Why is Death in Paradise one of the most watched shows on television?

Paradise lost: Ralf Little in the BBC’s sleuth-by-the-sea hit ‘Death in Paradise' (BBC/Red Planet Pictures)
Paradise lost: Ralf Little in the BBC’s sleuth-by-the-sea hit ‘Death in Paradise' (BBC/Red Planet Pictures)

When a series such as Death in Paradise becomes a phenomenon, no one knows quite how to react. The Caribbean-set detective drama – currently midway through its 13th series on BBC One – has none of the hallmarks of what we think of as a contemporary TV crime drama. This is no True Detective or Line of Duty. There is no jaded detective haunted by his past. No fraught political intrigue. No mazy, serialised story. What we do have is one jolly copper solving a different whimsical crime each week. And yet Death in Paradise was the sixth most-watched programme of 2023, and the second-most-watched fiction series behind Happy Valley.

The series follows quirky British DI Neville Parker (Ralf Little), who moves to the fictional island of Saint Marie (actually Guadeloupe) to work with a cohort of local cops. It’s a procedural, the kind of TV show everyone complains isn’t produced any more. Most every episode follows a fairly rigid boilerplate, as Parker and co fish their way through a pond of red herrings before circuitously identifying the crook, and the motive. As a premise, it’s already proven unusually resilient, with the series surviving the exit of its lead actor not once, but thrice – Little follows in the shoes of Ben Miller, Kris Marshall and Ardal O’Hanlon. As a work of dramatic fiction, Death in Paradise is a solidly unspectacular affair: the writing is simple and repetitive to a fault, the acting broad and stilted. But there’s got to be a reason people keep coming back in their millions.

To some extent, Death in Paradise is “comfort TV” pushed to its logical extreme. The balmy setting, shot without any real flair or sophistication, nonetheless evokes the kind of loose, sweaty sense of being on a tropical holiday – a selling point that’s worked wonders for shows such as Benidorm and the ITV reality series Love Island. The fact that many of Death in Paradise’s writers came from the world of soap operas is evident in the final product. It might share Coronation Street or EastEnders’, shall we say, loose approach to verisimilitude, but also clearly has the same see-you-next-episode knack of ingratiating itself into viewers’ routines.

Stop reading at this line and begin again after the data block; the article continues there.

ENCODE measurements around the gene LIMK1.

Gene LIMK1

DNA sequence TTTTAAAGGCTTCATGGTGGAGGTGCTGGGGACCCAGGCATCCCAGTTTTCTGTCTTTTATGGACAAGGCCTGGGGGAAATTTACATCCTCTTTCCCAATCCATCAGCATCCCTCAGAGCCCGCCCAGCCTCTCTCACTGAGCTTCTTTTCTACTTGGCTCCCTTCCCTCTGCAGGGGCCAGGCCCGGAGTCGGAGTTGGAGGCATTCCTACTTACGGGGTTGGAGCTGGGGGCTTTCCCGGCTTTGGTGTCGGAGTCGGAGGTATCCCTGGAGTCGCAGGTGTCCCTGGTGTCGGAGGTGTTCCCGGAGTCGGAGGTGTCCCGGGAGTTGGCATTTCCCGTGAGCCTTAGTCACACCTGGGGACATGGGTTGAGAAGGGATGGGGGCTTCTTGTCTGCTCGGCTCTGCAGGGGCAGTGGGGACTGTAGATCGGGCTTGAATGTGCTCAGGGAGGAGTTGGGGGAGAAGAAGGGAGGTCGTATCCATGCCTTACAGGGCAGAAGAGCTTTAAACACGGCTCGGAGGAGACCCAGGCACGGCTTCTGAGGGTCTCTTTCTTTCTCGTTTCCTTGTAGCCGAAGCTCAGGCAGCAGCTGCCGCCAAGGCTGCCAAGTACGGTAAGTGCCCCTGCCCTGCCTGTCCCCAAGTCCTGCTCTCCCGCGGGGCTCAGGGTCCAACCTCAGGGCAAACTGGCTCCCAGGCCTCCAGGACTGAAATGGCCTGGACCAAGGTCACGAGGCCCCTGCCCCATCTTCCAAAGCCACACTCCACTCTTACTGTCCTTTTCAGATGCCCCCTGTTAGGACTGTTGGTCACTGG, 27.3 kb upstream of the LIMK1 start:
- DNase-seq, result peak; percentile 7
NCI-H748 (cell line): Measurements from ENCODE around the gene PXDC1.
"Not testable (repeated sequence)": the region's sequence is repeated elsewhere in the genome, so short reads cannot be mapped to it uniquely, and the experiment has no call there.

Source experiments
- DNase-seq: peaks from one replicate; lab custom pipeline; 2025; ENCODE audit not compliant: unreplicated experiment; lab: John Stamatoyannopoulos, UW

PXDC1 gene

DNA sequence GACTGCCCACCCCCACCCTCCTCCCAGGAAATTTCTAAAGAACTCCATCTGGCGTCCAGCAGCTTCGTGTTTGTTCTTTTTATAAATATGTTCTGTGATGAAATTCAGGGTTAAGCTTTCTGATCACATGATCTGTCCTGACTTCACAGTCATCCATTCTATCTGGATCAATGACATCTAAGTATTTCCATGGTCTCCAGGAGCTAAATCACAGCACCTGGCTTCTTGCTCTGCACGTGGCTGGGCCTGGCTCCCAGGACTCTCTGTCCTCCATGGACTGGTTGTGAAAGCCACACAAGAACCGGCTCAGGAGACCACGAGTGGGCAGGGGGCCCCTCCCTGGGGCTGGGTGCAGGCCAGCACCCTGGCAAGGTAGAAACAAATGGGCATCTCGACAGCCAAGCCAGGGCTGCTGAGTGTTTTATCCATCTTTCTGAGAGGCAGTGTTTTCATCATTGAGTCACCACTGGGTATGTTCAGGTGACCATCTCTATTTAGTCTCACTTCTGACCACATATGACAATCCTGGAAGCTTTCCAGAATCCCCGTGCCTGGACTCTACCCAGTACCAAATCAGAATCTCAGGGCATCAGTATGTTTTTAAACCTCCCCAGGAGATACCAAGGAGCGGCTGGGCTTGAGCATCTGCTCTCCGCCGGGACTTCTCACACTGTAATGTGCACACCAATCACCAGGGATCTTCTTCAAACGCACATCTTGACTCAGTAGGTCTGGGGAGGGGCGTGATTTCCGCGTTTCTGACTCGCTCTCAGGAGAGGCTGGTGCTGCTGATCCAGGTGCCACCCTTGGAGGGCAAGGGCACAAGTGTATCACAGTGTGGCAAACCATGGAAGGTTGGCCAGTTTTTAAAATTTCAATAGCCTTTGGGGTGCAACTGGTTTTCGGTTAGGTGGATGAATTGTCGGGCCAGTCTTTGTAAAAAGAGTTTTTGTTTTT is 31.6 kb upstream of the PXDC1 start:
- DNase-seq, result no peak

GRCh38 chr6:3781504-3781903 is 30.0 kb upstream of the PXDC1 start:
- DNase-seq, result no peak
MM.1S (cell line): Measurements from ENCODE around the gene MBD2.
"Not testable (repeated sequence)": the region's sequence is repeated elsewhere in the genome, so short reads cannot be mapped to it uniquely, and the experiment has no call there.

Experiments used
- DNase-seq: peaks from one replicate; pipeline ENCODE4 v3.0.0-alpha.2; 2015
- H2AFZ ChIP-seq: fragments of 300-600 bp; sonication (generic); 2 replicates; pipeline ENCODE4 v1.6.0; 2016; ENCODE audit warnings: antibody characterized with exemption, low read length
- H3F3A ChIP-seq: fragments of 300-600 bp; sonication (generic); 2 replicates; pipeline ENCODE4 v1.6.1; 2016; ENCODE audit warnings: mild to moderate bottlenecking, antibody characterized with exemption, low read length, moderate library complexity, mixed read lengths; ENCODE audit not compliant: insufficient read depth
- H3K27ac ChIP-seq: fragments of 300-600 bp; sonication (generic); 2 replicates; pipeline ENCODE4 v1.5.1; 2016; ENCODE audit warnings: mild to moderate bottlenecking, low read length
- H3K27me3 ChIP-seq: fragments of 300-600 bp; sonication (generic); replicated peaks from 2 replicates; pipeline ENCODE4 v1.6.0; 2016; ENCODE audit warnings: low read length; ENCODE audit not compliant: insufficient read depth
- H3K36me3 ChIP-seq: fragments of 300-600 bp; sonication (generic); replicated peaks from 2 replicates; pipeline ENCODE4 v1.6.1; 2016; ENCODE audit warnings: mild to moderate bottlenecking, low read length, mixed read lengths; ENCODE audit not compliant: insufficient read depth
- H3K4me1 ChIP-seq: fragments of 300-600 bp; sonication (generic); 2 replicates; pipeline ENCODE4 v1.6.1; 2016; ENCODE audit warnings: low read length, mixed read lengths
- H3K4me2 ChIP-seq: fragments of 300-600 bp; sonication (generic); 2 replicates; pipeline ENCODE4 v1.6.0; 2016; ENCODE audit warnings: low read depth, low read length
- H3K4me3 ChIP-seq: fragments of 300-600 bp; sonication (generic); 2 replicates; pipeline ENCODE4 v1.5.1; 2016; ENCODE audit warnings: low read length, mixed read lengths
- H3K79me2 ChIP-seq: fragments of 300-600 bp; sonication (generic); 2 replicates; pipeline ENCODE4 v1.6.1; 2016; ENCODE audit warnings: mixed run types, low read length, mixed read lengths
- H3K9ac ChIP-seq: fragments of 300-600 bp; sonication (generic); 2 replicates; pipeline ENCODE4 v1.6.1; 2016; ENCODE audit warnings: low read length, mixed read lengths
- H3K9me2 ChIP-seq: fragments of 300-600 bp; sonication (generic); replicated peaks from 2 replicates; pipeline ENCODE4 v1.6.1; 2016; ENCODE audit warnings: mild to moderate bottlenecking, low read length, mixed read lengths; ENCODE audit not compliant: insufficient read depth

It’s not like Death in Paradise is some kind of aberration. Think of Martin Clunes’s twee medical series Doc Martin, which stayed on the air for 18 years before coming to an end in 2022. At its peak, it was seen by 10.6 million people; even its final series, when numbers had dwindled to around half this, would be considered a win by most metrics. This was another series that coasted by on a kind of genial middlebrow affability – another testament to the appeal of the inoffensive.

As a less flattering comparison, we have Mrs Brown’s Boys, the BBC’s execrable cross-dressing throwback sitcom, which received nothing but opprobrium throughout its 13 years on the air. Created by Irish comedian Brendan O’Carroll, the series still returns each Christmas, undaunted, to huge viewing figures – a lingering and paradigm-shaking reminder of the gulf between the sort of TV that “leads the conversation”, and the broadcasts that millions of Brits actually opt to watch.

This is also not a uniquely British phenomenon. In the US, there’s a similarly marked divide between the actual most-watched series – shows such as NCIS, FBI, Chicago Fire and Blue Bloods – and the so-called hits that dominate the conversation. (Shows like Succession, The White Lotus, The Bear are all some distance off these limp procedural-type shows when it comes to audience figures but, of course, you would never know that by reading most of the press.) Part of this is to do with access: the aforementioned shlocky hits are all available on the basic terrestrial networks – another thing that Death in Paradise has going for it.

There are more faults to be found with Death in Paradise than just the aesthetic, mind you. Several critics have pointed out the troubling racial undertones of Death in Paradise: the optics of a white British copper being sent to a colonial island to show some markedly less competent foreign officers how it’s done are obviously not great. It may be a sign of just how ingrained our country’s noxious love of empire remains – or, more likely, people just aren’t reading into it that thoroughly.

Ultimately, Death in Paradise will be framed as an unmitigated success story. Eight million people can’t be wrong. They’ll keep churning out more episodes for years to come, I’m sure – and why shouldn’t they? Death in Paradise is just giving people what they want. Whether we should be wanting a little more is another matter.

‘Death in Paradise’ is available to stream now on iPlayer, with new episodes airing on BBC One at 9pm on Sunday